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I had similar problem with ssh. In my case the problem was that I installed hadoop cloudera (from rpm on centos 6) and it created user hdfs with home directory

/var/lib/hadoop-hdfs (not standard /home/hdfs).

I changed in /etc/passwd /var/lib/hadoop-hdfs to /home/hdfs, moved home directory to new location and now I can connect with public key authentication.

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After copying keys to the remote machine and putting them inside the authorized_keys you've got to do something like this:

ssh-agent bash
ssh-add ~/.ssh/id_dsa or id_rsa
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Actually no you don't. ssh automatically uses ~/.ssh/id_rsa (or id_dsa) without having to use a key agent. –  Patrick Nov 7 '13 at 1:29
    
This can still be helpful advice if one was to specify a differently named key in ~/.ssh/config (e.g. on host *.mydomain.org...IdentityFile ~/.ssh/some_limited_use.pub -- ssh-add ~/.ssh/some_limited_use.pub). –  tristan Feb 3 at 12:11

My solution was that the account was locked. Message found in /var/log/secure: User not allowed because account is locked Solution: give the user a new password.

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Ensure that AuthorizedKeysFile points to the right location, use %u as a placeholder for username:

# /etc/ssh/sshd_config
AuthorizedKeysFile /home/%u/authorized_keys

Mind that you must reload ssh service for the changes to take place:

service ssh reload
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Just try these following commands

  1. ssh-keygen

    Press Enter key till you get the prompt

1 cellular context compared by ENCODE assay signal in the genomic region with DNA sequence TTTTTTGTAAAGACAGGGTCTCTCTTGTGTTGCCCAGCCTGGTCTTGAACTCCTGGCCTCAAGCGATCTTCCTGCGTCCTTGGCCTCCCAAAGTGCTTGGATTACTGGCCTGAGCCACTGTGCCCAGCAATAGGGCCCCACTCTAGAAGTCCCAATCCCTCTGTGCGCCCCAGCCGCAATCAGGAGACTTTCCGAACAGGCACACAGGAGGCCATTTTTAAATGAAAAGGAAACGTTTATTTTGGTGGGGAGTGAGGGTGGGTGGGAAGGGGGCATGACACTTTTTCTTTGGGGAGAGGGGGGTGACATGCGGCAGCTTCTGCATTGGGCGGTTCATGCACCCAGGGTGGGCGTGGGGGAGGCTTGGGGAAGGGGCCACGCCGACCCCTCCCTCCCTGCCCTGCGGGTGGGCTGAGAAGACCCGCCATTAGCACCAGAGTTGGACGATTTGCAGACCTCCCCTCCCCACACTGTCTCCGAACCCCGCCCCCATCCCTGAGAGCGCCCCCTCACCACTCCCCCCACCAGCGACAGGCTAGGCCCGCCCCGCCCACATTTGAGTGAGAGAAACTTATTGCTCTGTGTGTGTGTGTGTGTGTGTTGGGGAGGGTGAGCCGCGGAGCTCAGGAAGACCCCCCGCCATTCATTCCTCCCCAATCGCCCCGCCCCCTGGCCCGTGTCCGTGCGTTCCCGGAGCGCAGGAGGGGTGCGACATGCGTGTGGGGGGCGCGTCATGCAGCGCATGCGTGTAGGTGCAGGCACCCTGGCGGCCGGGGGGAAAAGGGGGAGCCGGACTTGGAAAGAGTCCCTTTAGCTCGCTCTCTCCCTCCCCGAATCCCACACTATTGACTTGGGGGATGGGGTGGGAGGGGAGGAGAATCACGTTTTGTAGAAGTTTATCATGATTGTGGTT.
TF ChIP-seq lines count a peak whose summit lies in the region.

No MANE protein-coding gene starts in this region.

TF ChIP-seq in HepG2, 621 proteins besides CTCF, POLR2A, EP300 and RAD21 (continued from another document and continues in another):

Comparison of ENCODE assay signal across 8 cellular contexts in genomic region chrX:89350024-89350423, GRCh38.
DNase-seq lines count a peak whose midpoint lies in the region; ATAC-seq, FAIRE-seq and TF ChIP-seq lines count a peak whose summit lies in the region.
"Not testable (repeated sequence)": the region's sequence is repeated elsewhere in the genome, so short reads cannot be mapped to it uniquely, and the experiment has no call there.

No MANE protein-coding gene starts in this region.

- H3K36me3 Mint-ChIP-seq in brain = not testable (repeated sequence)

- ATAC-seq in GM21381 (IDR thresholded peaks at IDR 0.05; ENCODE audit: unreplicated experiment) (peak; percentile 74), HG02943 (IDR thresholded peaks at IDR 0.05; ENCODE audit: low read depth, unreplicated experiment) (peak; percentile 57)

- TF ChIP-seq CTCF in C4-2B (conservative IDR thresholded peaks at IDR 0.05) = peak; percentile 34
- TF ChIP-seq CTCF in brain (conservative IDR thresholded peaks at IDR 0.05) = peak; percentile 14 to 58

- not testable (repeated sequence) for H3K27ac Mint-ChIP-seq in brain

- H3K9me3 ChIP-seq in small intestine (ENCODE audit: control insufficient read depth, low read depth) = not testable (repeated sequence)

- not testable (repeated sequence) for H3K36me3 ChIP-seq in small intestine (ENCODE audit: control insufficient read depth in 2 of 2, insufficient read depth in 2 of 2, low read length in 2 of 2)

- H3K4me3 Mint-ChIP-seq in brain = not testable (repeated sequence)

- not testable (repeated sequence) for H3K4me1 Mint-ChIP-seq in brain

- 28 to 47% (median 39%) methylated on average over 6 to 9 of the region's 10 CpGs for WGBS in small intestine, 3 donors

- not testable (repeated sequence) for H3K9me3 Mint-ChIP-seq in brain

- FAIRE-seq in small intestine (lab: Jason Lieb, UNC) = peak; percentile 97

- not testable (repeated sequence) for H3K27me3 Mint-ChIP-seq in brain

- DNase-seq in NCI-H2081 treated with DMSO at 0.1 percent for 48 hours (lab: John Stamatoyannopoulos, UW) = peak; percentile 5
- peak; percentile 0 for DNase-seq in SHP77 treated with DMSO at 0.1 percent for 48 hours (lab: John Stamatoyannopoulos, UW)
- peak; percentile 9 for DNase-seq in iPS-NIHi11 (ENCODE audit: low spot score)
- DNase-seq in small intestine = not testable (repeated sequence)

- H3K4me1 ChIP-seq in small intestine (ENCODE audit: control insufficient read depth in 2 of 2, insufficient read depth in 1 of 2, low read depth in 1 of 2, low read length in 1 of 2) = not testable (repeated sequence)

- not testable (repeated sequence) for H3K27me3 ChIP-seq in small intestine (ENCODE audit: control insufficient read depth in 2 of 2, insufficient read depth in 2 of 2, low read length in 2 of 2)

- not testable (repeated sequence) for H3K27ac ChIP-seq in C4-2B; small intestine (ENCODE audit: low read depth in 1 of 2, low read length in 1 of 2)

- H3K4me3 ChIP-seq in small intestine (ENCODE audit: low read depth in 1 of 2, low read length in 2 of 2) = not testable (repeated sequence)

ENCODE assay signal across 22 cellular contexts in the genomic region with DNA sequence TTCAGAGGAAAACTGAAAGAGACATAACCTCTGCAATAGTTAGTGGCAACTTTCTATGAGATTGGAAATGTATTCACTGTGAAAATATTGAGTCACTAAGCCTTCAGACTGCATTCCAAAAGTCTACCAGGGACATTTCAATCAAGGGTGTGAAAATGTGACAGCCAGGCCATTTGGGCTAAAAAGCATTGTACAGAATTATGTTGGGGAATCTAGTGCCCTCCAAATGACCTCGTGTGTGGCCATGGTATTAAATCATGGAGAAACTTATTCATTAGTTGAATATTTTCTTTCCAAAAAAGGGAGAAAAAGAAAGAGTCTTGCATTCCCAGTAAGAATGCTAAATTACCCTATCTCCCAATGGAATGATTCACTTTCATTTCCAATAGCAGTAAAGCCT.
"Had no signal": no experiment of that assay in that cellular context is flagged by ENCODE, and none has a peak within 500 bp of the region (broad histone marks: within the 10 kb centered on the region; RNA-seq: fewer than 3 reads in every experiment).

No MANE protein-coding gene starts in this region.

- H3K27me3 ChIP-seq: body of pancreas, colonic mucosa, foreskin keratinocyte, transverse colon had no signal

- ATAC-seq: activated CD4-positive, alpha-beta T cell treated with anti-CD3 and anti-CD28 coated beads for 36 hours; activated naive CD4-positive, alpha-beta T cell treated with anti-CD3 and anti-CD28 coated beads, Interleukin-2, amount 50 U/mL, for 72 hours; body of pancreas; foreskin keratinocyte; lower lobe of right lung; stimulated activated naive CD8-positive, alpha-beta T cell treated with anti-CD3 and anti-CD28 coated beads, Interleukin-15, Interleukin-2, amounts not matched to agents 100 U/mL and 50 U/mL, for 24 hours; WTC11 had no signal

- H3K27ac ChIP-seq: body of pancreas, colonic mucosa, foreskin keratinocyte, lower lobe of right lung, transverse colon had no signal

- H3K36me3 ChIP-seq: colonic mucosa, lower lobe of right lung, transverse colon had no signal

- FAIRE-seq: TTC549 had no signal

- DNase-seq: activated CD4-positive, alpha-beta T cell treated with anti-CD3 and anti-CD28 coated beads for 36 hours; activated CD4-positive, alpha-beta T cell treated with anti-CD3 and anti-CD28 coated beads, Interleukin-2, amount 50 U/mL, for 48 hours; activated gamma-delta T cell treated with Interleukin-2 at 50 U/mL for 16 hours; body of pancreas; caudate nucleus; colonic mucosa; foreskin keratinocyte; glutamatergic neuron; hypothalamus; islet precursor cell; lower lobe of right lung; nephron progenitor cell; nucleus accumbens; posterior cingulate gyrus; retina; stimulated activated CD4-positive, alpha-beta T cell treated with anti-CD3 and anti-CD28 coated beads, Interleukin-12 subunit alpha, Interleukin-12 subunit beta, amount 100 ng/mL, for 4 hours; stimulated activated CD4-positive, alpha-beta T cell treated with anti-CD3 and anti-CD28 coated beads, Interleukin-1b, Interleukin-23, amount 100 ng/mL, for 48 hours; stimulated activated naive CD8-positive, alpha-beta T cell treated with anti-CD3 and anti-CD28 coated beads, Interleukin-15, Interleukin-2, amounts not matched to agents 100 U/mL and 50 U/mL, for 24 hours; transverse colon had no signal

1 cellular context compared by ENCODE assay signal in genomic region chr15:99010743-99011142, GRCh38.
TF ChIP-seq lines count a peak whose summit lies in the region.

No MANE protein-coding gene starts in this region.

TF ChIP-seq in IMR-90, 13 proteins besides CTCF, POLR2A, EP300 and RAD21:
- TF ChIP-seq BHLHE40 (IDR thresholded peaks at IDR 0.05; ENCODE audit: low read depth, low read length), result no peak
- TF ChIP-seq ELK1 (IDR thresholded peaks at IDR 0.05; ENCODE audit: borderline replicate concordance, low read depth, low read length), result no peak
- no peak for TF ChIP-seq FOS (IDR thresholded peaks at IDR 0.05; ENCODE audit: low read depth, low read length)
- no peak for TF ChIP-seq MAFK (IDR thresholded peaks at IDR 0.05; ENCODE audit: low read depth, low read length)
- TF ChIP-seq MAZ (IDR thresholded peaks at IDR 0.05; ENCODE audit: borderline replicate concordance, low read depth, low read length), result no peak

2. ssh-copy-id -i root@ip_address

    (It will once ask for the password of the host system)

  3. ssh root@ip_address

    Now you should be able to login without any password

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On which server? –  Amalgovinus Jun 17 at 19:47
    
@Amalgovinus Obviously you run this on the client, not the machine you're connecting to - you don't want a copy of your private key on the server! :) –  nevelis Sep 24 at 16:09

In /etc/selinux/config file changing SELINUX to disabled from enforcing made passwordless ssh work successfully.

Earlier I am able to do it on one way. Now from bothways I am able to do passwordless ssh.

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Is your home dir encrypted? If so, for your first ssh session you will have to provide a password. The second ssh session to the same server is working with auth key. If this is the case, you could move your authorized_keys to an unencrypted dir and change the path in ~/.ssh/config.

What I ended up doing was created a /etc/ssh/username folder, owned by username, with the correct permissions, and placed the authroized_keys file in there. Then changed the AuthorizedKeysFile directive in ~/.ssh/config. to :

AuthorizedKeysFile /etc/ssh/%u/authorized_keys

This allows multiple users to have this ssh access without compromising permissions.

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2  
    
This answer is a salient one & helped me - for anyone wondering if this is the issue - you may see "pam_ecryptfs: Passphrase file wrapped" in your auth.log; somehow that wasn't enough to prompt me to remember the homedir was encrypted. Also you may find first logon asks for a passwords, subsequent sessions don't (since it's decrypted whilst the other sessions open). –  pacifist Jun 20 at 8:21

If you have root access to the server, the easy way to solve such problems is to run sshd in debug mode, e.g.:

service ssh stop      # will not kill existing ssh connections
/usr/sbin/sshd -d     # full path to sshd executable needed, 'which sshd' can help
...debug output...
service ssh start